This lingerie tag is bright and clearly demonstrates the product. What is odd is why this tag, which folds over the product, would also need to a photo of the product. Perhaps it has to do with making underwear look attractive, even lacy pieces such as this are not necessarily appealing when hanging on a store rack.
There is a definite reference to Victoria’s Secret as well with the dark and light pink vertical striping.
Other than the photo and VS reference, the tag contains two clear sizing labels. The front one is in highliter yellow, the second on the top fold of the tag which is presumably useful for picking through racks. Interestingly, the identifying product information is arranged differently on the front and back. On the front, there is one line with a / separating numbers and letters, on the back they are on separate lines, and further separated by another set of numbers.
Wednesday, July 31, 2013
Monday, July 29, 2013
This hang tag is interesting. It has a few contradictions. It has an irregular shape, a circle with its outline interrupted by the outstretched hands of the kid. The character on the tag has a wide smile that dominates his face. Even his left hand has fingers splayed. These all seem to point towards a fun, carefree, irreverent attitude. Other elements, however, are somewhat conflicting. First and foremost, larger than any branding or identifying marks, is the message “Your purchase helps kids in need.” And while I like the deep, rich colors, they are surprisingly serious given the tone of the rest of the tag. One would expect bright colors instead of the dark forest green and navy blue that dominate. Even the yellow accents are heavily saturated. Perhaps it is because that while a noble goal, helping kids in need implies that there are needy children, not necessarily an inducement of optimism.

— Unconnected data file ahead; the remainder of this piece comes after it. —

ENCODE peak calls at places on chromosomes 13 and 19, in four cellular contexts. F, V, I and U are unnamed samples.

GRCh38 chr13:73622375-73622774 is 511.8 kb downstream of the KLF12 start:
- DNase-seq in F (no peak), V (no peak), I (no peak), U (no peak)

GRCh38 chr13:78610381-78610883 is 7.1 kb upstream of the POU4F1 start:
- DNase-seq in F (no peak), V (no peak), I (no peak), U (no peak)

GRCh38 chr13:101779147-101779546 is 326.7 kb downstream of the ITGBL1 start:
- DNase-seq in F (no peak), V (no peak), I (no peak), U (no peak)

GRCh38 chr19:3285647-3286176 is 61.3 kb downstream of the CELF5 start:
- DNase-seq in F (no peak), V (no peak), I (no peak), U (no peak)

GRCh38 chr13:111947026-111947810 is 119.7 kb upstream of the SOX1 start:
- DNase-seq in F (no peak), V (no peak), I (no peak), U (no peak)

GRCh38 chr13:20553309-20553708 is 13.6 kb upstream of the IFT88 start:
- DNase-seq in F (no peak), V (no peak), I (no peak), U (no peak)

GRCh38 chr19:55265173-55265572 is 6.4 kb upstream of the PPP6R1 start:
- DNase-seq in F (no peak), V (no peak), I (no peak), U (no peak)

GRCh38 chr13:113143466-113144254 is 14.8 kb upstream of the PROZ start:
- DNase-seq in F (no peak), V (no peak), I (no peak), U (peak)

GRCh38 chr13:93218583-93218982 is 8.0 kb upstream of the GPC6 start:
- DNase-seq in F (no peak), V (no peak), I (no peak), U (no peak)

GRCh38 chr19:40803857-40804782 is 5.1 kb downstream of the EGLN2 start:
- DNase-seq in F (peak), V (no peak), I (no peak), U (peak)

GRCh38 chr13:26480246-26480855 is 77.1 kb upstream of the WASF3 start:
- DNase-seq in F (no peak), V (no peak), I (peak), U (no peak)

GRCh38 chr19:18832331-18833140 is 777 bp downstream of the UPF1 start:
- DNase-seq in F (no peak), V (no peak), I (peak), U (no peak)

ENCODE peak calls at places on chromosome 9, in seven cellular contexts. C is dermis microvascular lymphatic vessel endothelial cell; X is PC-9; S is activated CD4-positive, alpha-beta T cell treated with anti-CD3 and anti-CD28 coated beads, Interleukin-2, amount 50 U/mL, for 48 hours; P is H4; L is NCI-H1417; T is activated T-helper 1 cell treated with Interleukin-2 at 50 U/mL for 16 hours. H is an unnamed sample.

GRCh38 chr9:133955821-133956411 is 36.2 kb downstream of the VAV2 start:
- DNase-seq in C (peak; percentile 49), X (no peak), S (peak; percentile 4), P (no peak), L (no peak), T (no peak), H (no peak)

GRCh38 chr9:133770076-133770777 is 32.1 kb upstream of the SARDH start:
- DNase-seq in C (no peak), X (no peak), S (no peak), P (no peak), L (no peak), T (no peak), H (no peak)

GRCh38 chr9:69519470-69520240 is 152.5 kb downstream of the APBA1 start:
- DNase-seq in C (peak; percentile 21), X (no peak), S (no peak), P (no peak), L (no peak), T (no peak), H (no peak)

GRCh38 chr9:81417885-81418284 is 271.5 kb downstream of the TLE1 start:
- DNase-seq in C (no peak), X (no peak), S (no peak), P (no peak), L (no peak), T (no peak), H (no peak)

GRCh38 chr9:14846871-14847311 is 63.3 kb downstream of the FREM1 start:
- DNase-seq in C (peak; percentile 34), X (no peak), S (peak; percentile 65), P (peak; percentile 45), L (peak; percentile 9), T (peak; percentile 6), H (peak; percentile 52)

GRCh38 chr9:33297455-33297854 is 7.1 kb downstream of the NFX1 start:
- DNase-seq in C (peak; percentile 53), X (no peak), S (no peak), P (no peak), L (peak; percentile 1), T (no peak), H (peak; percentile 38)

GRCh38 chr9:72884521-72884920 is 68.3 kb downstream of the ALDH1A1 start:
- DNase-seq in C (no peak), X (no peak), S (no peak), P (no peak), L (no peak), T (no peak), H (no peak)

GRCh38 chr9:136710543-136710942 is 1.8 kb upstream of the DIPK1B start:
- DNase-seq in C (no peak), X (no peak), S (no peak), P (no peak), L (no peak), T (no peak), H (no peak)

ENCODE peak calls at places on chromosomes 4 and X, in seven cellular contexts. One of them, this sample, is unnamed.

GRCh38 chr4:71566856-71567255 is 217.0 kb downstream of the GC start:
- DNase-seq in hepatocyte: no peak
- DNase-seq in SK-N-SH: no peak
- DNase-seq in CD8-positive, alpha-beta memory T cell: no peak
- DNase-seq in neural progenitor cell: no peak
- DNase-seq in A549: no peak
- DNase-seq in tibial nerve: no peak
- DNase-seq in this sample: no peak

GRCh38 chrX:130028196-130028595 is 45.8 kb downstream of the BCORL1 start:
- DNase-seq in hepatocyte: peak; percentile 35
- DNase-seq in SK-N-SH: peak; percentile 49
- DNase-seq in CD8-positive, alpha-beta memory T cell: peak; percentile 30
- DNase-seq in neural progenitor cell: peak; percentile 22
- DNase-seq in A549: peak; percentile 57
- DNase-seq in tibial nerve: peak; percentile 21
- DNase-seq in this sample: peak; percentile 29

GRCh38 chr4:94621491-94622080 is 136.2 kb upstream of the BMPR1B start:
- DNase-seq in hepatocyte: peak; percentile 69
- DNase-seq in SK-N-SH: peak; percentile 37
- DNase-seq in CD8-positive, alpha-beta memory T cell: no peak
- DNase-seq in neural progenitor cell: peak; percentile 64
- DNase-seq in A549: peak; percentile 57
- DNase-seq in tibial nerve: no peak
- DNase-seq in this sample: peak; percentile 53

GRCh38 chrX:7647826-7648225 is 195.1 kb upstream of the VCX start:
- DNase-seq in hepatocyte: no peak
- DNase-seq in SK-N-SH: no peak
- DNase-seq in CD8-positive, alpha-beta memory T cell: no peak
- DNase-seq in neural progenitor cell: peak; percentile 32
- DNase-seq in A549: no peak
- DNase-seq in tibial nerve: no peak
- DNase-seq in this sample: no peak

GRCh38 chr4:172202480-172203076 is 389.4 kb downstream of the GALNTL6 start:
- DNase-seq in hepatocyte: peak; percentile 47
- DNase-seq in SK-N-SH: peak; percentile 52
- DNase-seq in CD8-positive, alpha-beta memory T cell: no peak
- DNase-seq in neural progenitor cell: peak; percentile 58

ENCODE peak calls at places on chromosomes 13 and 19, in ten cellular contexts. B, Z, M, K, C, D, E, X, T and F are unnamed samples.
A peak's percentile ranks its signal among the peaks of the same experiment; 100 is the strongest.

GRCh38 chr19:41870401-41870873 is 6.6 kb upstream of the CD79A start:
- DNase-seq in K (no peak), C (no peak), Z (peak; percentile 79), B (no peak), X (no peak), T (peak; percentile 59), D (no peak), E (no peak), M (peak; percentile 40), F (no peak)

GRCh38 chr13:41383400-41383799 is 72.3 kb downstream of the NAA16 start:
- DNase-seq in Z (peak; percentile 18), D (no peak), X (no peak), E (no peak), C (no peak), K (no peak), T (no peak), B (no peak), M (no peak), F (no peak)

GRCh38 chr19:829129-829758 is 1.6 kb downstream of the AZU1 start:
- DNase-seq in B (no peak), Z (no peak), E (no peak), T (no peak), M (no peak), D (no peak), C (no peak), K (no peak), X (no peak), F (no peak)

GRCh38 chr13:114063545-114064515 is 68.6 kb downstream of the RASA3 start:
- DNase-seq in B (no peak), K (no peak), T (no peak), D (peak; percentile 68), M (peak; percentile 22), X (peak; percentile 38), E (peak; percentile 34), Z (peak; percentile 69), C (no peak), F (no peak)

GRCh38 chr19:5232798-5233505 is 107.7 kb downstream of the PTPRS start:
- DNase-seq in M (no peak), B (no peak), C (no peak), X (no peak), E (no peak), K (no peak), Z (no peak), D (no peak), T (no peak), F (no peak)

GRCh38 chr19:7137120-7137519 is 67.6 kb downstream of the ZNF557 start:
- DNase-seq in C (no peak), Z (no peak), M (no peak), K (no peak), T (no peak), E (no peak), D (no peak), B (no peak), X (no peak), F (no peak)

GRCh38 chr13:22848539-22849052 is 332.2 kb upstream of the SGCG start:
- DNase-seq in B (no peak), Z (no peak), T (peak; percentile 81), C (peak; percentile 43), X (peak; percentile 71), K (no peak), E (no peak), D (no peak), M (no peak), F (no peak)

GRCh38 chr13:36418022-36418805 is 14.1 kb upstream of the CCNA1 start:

The reverse is a bit more typical and expected. The trademark appears largely on the top, and the motto is featured on the bottom. The arcing nature of both serves to keep the words flowing with the outline of the overall tag, and also provide plenty of space for the price sticker.
Overall, I like this tag. It is interesting in that it is less of a product billboard and more of a simple statement of purpose. This is clearly a company that is selling an idea, the individual products are not the focus. Similar to when car companies give they models indistinct names to promote focus on the brand (see BMW with its 3, 5, and 7 series models). I also enjoy that the character is wearing a beret, and small detail that is well executed.
Friday, July 26, 2013
This hang tag has a logo of the standard UA interlocking logo into a pair of antlers for the hunting line. It uses bold red colors on a dark background, except for the blue outline on the Coldgear term. The front makes use of the UA as antlers, UA written out as letters, Under Armour as a wordmark, and finally the Underarmour.com web address. The reverse has a UA circle logo, and a UA recycle logo as well. The trademarks are strong with this one.
The Coldgear mark is outlined in the descriptive blue color. Oddly, however, it has a tag line immediately underneath. It seems unusual to put a tag line on a hang tag, as well as the mark itself, but that is what Under Armour has done here.
The reverse has an Under Armour seal logo, and what appears to be a large space for individual stores to add price stickers.
This is my favorite hang tag.